9. 9. Use of Sound Effects in Radio<br />Sound Effects are the magic ingredient of radio. With them, the writer can create different worlds, different emotions, anything he wants, courtesy of the Sound Effects department. The opening bars of the music to Jaws create a very different atmosphere to the sound of birdsong; an owl hooting suggests a different genre to the jingle of a nursery rhyme.<br />
  10. 10. Use of Silence in Radio<br />Silence has a part to play too. A slight pause before an actor answers a question suggests hesitancy, lying, diplomacy and tact, even, depending on the situation.<br />Silence can also mean a change of scene. A few moments pause before the action continues and the listener is cued up to expect something different.<br />Silence can ratchet up the tension. Eerie footsteps, a cry, then silence. Leave time for the listener's imagination to take over and heighten the tension in the listener's mind.<br />
  11. 11. Use short sentences, but vary their length. Stick to one idea per sentence when possible. Make each new idea flow logically out of the previous one. Make sure your audio flows.<br />Check everything you write by reading it aloud. A sentence might look just fine on paper, but it could read awkwardly in the studio. Always check what you've written by reading to yourself aloud or preferable to someone else. <br />
  12. 12. Most Sound departments have a wonderful supply of stored sound effects which can be added to a script but some are not all that high tech. A bag of old cassette tape can represent the sound of someone walking through dry grass, a sink with a hole in the wastepipe gives glorious gurgling noises.<br />Sound effects can carry the story on. A door slamming tells the listener the last speaker had left in an angry mood, a character shouting, 'Don't shoot!' tells the listener that someone is pointing a gun at him without the writer having to spell it out.<br />
  13. 13. Here are some other suggestions to follow when writing your script. Remember, you're writing for the ear, not for print. <br />Write conversationally as if you were speaking to the one individual listening to you.<br />Use contractions and an informal tone. Don't be afraid to use fragments or end your sentences with a preposition.<br />Make sure that all text can be easily understood and read aloud. The best way to test audio scripts is to read them out loud before attempting to record them. <br />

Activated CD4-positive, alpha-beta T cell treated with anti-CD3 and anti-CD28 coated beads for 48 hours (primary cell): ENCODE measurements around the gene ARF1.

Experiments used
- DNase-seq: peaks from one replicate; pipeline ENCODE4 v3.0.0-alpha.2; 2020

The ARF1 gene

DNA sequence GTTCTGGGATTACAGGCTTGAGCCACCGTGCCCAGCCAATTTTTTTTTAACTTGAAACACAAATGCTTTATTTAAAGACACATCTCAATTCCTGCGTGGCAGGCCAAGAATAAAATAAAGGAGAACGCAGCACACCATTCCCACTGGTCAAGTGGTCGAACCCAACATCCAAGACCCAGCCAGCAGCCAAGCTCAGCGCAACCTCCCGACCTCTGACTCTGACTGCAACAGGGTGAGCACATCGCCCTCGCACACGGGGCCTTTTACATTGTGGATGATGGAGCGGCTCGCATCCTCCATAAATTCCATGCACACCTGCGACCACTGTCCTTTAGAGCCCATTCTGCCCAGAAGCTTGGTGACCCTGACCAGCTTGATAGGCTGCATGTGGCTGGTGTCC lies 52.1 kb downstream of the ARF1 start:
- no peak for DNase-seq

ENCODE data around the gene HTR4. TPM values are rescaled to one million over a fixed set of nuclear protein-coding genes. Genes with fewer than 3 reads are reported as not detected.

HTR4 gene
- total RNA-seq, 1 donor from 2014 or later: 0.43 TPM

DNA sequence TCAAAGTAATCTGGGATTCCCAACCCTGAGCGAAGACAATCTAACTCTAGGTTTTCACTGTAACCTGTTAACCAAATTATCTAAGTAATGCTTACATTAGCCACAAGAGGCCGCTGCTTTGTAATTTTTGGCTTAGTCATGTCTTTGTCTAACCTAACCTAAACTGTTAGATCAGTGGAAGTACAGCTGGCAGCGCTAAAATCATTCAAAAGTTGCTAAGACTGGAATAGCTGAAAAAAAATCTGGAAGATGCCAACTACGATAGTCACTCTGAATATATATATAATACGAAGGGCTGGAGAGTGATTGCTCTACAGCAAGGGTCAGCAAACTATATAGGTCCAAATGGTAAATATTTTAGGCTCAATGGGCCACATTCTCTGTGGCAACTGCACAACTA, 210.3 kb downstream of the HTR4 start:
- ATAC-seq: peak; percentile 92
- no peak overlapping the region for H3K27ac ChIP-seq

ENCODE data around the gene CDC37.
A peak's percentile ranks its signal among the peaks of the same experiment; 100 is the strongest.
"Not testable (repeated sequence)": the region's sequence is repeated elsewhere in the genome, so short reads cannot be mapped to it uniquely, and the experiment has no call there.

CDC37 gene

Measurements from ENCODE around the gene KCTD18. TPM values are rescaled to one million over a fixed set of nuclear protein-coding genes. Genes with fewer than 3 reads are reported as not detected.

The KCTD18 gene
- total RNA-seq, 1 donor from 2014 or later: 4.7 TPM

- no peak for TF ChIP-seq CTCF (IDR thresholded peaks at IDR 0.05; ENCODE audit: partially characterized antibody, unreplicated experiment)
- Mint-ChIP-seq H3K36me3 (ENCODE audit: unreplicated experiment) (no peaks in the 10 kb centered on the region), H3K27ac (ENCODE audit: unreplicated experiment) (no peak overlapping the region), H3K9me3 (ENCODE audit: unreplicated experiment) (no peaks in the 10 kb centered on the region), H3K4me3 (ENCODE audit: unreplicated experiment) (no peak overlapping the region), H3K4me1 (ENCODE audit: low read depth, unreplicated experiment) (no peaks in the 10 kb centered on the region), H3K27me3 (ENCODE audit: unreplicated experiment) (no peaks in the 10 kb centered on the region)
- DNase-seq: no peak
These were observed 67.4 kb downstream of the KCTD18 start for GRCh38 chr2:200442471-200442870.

14. 14. Write everything the way someone would say it, not the way someone would read it. Write out symbols and abbreviations so the voice over talent will know what was meant to be read.<br />With numbers, write out one through nine. Use numerals for 10 through 999. Write out words like thousand and million. Use the appropriate combination of names and numerals for numbers like 22 million. <br />Write out names for symbols. When recording the audio, "dollars" is easier to read than $.<br />
  15. 15. If an acronym or an abbreviation appears in a script, make sure that the full name appears first. <br />Audio scripts allow injection of personality into programs. Since the narrator is an actual person, writers can use inclusive terms like "we" or "our", creating the illusion that the narrator is viewing the program along with the user. This makes the program much more alive and less dry. Such qualities always help to put the user at ease. Using the method, the narrator can act as an actual guide.<br />